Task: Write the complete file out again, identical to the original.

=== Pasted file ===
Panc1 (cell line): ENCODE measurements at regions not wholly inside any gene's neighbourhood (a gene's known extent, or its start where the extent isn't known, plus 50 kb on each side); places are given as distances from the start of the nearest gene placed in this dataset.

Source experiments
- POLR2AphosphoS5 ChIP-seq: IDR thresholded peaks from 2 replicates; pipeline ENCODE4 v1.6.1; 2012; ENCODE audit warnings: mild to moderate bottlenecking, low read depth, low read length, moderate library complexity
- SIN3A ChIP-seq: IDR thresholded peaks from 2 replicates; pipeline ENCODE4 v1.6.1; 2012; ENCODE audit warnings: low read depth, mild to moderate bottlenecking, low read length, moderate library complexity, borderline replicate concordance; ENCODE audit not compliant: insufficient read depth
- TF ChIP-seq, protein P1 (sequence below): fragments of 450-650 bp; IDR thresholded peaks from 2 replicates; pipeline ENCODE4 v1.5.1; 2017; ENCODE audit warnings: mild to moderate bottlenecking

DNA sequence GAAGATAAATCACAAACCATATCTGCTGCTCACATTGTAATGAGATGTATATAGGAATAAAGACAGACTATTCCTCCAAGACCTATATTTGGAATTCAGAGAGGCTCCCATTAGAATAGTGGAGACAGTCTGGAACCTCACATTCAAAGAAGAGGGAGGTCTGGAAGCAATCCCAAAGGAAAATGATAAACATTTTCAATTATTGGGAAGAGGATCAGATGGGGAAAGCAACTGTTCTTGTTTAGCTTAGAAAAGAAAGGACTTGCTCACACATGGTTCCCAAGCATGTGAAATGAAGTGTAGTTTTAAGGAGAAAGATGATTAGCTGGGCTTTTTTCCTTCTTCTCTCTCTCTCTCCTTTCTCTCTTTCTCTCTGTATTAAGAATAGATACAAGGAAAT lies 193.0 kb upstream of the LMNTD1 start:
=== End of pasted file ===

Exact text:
Panc1 (cell line): ENCODE measurements at regions not wholly inside any gene's neighbourhood (a gene's known extent, or its start where the extent isn't known, plus 50 kb on each side); places are given as distances from the start of the nearest gene placed in this dataset.

Source experiments
- POLR2AphosphoS5 ChIP-seq: IDR thresholded peaks from 2 replicates; pipeline ENCODE4 v1.6.1; 2012; ENCODE audit warnings: mild to moderate bottlenecking, low read depth, low read length, moderate library complexity
- SIN3A ChIP-seq: IDR thresholded peaks from 2 replicates; pipeline ENCODE4 v1.6.1; 2012; ENCODE audit warnings: low read depth, mild to moderate bottlenecking, low read length, moderate library complexity, borderline replicate concordance; ENCODE audit not compliant: insufficient read depth
- TF ChIP-seq, protein P1 (sequence below): fragments of 450-650 bp; IDR thresholded peaks from 2 replicates; pipeline ENCODE4 v1.5.1; 2017; ENCODE audit warnings: mild to moderate bottlenecking

DNA sequence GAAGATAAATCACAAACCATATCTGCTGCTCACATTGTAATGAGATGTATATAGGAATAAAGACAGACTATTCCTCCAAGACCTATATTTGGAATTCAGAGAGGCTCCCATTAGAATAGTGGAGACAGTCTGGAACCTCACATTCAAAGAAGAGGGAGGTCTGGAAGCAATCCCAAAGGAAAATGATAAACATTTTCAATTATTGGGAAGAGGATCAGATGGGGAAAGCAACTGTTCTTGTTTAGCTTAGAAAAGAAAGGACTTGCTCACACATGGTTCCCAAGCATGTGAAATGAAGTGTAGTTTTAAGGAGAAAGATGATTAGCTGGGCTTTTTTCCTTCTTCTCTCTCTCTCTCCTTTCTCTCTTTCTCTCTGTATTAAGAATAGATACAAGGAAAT lies 193.0 kb upstream of the LMNTD1 start: